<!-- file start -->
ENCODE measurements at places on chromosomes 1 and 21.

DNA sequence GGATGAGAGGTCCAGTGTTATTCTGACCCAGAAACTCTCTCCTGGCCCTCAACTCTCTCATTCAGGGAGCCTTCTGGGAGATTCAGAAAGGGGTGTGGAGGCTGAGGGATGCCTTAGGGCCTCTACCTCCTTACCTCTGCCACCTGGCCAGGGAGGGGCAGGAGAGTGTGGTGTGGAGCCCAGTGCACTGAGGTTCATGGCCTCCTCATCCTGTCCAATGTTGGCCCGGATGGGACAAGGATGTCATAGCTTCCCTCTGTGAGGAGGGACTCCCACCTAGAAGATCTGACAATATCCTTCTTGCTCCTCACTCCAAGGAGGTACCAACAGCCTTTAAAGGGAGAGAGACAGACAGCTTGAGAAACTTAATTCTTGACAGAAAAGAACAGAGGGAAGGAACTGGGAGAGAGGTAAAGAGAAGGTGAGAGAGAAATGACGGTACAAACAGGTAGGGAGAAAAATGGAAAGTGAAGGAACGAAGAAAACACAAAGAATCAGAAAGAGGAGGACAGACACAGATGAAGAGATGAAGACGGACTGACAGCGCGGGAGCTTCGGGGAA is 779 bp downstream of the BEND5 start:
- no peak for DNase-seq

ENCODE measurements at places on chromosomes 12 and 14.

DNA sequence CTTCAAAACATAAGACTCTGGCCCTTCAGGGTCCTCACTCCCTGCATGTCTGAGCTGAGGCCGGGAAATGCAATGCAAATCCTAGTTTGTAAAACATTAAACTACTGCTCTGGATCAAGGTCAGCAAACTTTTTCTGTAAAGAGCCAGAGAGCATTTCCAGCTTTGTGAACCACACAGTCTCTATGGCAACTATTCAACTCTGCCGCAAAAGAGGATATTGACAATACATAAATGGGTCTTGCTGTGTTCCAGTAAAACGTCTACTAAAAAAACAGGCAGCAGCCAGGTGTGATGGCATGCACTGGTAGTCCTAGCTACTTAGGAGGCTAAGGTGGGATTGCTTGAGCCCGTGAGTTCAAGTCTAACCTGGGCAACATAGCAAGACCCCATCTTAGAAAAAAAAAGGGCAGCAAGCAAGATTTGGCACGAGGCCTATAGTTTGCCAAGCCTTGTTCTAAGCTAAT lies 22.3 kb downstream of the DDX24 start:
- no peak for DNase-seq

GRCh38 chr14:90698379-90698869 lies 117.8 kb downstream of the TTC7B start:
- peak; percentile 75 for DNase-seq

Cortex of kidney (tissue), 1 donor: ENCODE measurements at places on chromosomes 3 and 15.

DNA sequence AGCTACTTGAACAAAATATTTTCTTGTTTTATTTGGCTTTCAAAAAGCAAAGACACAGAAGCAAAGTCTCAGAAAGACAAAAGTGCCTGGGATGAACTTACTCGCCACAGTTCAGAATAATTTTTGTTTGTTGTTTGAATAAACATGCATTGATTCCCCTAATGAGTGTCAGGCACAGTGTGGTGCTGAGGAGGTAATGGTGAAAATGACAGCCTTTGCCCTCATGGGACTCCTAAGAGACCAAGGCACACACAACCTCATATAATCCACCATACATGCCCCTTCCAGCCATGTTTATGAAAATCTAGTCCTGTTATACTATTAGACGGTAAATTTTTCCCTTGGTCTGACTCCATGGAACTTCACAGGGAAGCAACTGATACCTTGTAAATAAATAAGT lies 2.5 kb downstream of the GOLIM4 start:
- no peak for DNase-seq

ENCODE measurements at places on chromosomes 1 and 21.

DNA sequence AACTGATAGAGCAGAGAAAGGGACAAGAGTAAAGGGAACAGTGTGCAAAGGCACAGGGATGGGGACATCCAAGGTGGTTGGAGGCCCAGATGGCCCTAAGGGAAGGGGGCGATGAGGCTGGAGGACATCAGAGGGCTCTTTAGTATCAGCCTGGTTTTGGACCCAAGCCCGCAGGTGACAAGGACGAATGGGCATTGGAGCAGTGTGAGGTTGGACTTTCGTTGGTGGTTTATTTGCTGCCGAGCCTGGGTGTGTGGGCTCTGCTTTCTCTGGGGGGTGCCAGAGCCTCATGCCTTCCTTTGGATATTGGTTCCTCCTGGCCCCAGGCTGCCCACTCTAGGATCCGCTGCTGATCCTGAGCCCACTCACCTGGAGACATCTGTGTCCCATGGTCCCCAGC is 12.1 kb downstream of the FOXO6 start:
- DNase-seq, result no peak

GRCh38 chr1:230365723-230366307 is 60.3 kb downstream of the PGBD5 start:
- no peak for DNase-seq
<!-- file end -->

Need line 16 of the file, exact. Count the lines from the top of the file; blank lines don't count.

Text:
- no peak for DNase-seq